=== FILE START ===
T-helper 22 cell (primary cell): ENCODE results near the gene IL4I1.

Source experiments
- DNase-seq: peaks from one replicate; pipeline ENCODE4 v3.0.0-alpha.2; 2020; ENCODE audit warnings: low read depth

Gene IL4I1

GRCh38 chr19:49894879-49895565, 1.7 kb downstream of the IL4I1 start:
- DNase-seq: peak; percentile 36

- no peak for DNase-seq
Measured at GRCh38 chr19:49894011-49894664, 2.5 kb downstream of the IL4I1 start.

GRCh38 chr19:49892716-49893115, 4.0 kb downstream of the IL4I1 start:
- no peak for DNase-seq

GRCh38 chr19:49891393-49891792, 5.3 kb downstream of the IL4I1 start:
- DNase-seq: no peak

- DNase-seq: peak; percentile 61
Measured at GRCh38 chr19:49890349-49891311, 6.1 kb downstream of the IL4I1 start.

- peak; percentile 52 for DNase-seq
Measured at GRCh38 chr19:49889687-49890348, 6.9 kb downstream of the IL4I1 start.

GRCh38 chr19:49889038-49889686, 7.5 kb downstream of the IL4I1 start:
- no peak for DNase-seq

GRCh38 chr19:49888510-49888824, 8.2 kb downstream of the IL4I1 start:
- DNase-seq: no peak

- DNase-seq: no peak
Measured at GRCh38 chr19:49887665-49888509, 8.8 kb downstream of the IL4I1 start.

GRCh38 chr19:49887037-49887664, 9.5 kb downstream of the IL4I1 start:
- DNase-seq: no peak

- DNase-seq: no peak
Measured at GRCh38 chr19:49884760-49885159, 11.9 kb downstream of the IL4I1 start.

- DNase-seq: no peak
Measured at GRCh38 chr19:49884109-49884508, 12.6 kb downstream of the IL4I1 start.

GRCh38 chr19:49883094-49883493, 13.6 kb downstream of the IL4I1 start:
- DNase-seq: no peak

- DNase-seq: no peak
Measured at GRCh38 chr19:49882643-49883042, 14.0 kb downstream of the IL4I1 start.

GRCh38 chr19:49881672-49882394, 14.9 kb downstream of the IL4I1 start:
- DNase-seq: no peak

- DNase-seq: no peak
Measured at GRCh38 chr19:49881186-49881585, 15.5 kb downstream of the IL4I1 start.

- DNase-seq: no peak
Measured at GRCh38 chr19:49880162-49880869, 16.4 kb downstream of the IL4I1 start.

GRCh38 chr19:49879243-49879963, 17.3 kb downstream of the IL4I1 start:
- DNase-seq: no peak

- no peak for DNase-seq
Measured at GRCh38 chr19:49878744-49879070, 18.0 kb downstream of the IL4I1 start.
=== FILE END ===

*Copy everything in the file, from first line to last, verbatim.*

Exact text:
T-helper 22 cell (primary cell): ENCODE results near the gene IL4I1.

Source experiments
- DNase-seq: peaks from one replicate; pipeline ENCODE4 v3.0.0-alpha.2; 2020; ENCODE audit warnings: low read depth

Gene IL4I1

GRCh38 chr19:49894879-49895565, 1.7 kb downstream of the IL4I1 start:
- DNase-seq: peak; percentile 36

- no peak for DNase-seq
Measured at GRCh38 chr19:49894011-49894664, 2.5 kb downstream of the IL4I1 start.

GRCh38 chr19:49892716-49893115, 4.0 kb downstream of the IL4I1 start:
- no peak for DNase-seq

GRCh38 chr19:49891393-49891792, 5.3 kb downstream of the IL4I1 start:
- DNase-seq: no peak

- DNase-seq: peak; percentile 61
Measured at GRCh38 chr19:49890349-49891311, 6.1 kb downstream of the IL4I1 start.

- peak; percentile 52 for DNase-seq
Measured at GRCh38 chr19:49889687-49890348, 6.9 kb downstream of the IL4I1 start.

GRCh38 chr19:49889038-49889686, 7.5 kb downstream of the IL4I1 start:
- no peak for DNase-seq

GRCh38 chr19:49888510-49888824, 8.2 kb downstream of the IL4I1 start:
- DNase-seq: no peak

- DNase-seq: no peak
Measured at GRCh38 chr19:49887665-49888509, 8.8 kb downstream of the IL4I1 start.

GRCh38 chr19:49887037-49887664, 9.5 kb downstream of the IL4I1 start:
- DNase-seq: no peak

- DNase-seq: no peak
Measured at GRCh38 chr19:49884760-49885159, 11.9 kb downstream of the IL4I1 start.

- DNase-seq: no peak
Measured at GRCh38 chr19:49884109-49884508, 12.6 kb downstream of the IL4I1 start.

GRCh38 chr19:49883094-49883493, 13.6 kb downstream of the IL4I1 start:
- DNase-seq: no peak

- DNase-seq: no peak
Measured at GRCh38 chr19:49882643-49883042, 14.0 kb downstream of the IL4I1 start.

GRCh38 chr19:49881672-49882394, 14.9 kb downstream of the IL4I1 start:
- DNase-seq: no peak

- DNase-seq: no peak
Measured at GRCh38 chr19:49881186-49881585, 15.5 kb downstream of the IL4I1 start.

- DNase-seq: no peak
Measured at GRCh38 chr19:49880162-49880869, 16.4 kb downstream of the IL4I1 start.

GRCh38 chr19:49879243-49879963, 17.3 kb downstream of the IL4I1 start:
- DNase-seq: no peak

- no peak for DNase-seq
Measured at GRCh38 chr19:49878744-49879070, 18.0 kb downstream of the IL4I1 start.